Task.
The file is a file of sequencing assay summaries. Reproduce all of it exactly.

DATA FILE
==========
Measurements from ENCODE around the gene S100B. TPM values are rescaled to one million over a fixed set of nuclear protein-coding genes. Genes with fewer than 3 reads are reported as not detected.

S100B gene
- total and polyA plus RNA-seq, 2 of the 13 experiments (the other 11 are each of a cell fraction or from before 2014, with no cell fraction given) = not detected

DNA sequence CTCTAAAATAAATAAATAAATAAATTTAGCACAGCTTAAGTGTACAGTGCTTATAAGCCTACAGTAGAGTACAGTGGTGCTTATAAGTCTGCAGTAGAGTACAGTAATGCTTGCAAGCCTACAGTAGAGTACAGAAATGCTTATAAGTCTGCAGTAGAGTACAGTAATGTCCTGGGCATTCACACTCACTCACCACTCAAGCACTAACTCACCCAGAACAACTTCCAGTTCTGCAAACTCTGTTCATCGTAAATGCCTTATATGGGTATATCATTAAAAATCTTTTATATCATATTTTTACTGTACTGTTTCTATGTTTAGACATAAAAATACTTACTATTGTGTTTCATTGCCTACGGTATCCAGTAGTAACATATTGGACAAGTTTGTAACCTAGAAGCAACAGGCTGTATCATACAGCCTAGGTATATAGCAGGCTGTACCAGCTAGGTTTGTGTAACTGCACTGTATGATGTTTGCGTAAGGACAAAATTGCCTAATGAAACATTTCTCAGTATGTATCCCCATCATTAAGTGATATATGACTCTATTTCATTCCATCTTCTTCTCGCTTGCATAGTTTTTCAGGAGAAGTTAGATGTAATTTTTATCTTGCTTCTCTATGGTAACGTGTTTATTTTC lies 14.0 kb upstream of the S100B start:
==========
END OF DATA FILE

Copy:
Measurements from ENCODE around the gene S100B. TPM values are rescaled to one million over a fixed set of nuclear protein-coding genes. Genes with fewer than 3 reads are reported as not detected.

S100B gene
- total and polyA plus RNA-seq, 2 of the 13 experiments (the other 11 are each of a cell fraction or from before 2014, with no cell fraction given) = not detected

DNA sequence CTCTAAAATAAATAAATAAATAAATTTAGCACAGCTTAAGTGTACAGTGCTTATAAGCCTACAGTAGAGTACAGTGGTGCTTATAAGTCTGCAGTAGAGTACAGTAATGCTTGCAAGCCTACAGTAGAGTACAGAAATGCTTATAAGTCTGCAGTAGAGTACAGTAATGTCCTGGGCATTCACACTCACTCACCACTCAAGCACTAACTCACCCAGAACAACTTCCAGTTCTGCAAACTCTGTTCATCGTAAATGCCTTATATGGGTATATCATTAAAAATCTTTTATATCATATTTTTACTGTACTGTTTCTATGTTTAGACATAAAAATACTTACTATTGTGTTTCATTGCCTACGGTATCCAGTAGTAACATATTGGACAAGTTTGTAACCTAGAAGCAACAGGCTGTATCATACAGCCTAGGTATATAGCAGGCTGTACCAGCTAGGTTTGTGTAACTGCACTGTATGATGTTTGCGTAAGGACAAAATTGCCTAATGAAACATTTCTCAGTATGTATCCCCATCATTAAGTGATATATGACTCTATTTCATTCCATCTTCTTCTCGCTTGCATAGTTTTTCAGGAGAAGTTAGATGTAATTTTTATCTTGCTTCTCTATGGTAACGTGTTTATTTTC lies 14.0 kb upstream of the S100B start: